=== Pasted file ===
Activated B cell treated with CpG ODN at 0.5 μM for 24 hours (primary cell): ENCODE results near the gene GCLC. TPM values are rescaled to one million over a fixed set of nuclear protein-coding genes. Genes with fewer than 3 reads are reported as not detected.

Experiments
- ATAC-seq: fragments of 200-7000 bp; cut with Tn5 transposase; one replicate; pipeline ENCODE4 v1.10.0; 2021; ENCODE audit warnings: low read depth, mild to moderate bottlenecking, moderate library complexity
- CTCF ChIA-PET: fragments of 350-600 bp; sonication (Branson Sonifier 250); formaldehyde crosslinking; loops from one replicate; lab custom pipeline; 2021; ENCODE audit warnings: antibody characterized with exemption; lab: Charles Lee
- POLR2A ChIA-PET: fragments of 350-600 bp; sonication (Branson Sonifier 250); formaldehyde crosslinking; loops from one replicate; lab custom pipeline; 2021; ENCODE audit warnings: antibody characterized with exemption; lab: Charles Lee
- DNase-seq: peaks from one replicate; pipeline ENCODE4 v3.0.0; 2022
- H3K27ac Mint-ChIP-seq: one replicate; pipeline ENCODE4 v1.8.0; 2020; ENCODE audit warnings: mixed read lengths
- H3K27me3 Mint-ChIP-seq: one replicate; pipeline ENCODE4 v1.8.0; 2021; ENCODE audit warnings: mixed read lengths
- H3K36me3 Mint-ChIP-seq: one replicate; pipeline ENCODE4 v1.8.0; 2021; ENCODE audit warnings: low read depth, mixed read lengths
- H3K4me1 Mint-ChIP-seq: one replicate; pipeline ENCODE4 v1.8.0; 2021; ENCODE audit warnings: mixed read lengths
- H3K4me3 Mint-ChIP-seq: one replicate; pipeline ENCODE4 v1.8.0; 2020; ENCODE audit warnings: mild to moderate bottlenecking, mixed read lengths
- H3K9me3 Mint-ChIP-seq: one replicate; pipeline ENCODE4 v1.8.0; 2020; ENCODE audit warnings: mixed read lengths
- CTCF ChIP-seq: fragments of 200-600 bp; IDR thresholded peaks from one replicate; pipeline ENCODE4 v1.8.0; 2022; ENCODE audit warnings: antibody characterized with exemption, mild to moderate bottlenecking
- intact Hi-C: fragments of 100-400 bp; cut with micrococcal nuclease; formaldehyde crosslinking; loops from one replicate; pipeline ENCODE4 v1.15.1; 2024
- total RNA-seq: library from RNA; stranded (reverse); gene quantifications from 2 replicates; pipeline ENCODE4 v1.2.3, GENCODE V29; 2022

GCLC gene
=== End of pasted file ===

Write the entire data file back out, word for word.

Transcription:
Activated B cell treated with CpG ODN at 0.5 μM for 24 hours (primary cell): ENCODE results near the gene GCLC. TPM values are rescaled to one million over a fixed set of nuclear protein-coding genes. Genes with fewer than 3 reads are reported as not detected.

Experiments
- ATAC-seq: fragments of 200-7000 bp; cut with Tn5 transposase; one replicate; pipeline ENCODE4 v1.10.0; 2021; ENCODE audit warnings: low read depth, mild to moderate bottlenecking, moderate library complexity
- CTCF ChIA-PET: fragments of 350-600 bp; sonication (Branson Sonifier 250); formaldehyde crosslinking; loops from one replicate; lab custom pipeline; 2021; ENCODE audit warnings: antibody characterized with exemption; lab: Charles Lee
- POLR2A ChIA-PET: fragments of 350-600 bp; sonication (Branson Sonifier 250); formaldehyde crosslinking; loops from one replicate; lab custom pipeline; 2021; ENCODE audit warnings: antibody characterized with exemption; lab: Charles Lee
- DNase-seq: peaks from one replicate; pipeline ENCODE4 v3.0.0; 2022
- H3K27ac Mint-ChIP-seq: one replicate; pipeline ENCODE4 v1.8.0; 2020; ENCODE audit warnings: mixed read lengths
- H3K27me3 Mint-ChIP-seq: one replicate; pipeline ENCODE4 v1.8.0; 2021; ENCODE audit warnings: mixed read lengths
- H3K36me3 Mint-ChIP-seq: one replicate; pipeline ENCODE4 v1.8.0; 2021; ENCODE audit warnings: low read depth, mixed read lengths
- H3K4me1 Mint-ChIP-seq: one replicate; pipeline ENCODE4 v1.8.0; 2021; ENCODE audit warnings: mixed read lengths
- H3K4me3 Mint-ChIP-seq: one replicate; pipeline ENCODE4 v1.8.0; 2020; ENCODE audit warnings: mild to moderate bottlenecking, mixed read lengths
- H3K9me3 Mint-ChIP-seq: one replicate; pipeline ENCODE4 v1.8.0; 2020; ENCODE audit warnings: mixed read lengths
- CTCF ChIP-seq: fragments of 200-600 bp; IDR thresholded peaks from one replicate; pipeline ENCODE4 v1.8.0; 2022; ENCODE audit warnings: antibody characterized with exemption, mild to moderate bottlenecking
- intact Hi-C: fragments of 100-400 bp; cut with micrococcal nuclease; formaldehyde crosslinking; loops from one replicate; pipeline ENCODE4 v1.15.1; 2024
- total RNA-seq: library from RNA; stranded (reverse); gene quantifications from 2 replicates; pipeline ENCODE4 v1.2.3, GENCODE V29; 2022

GCLC gene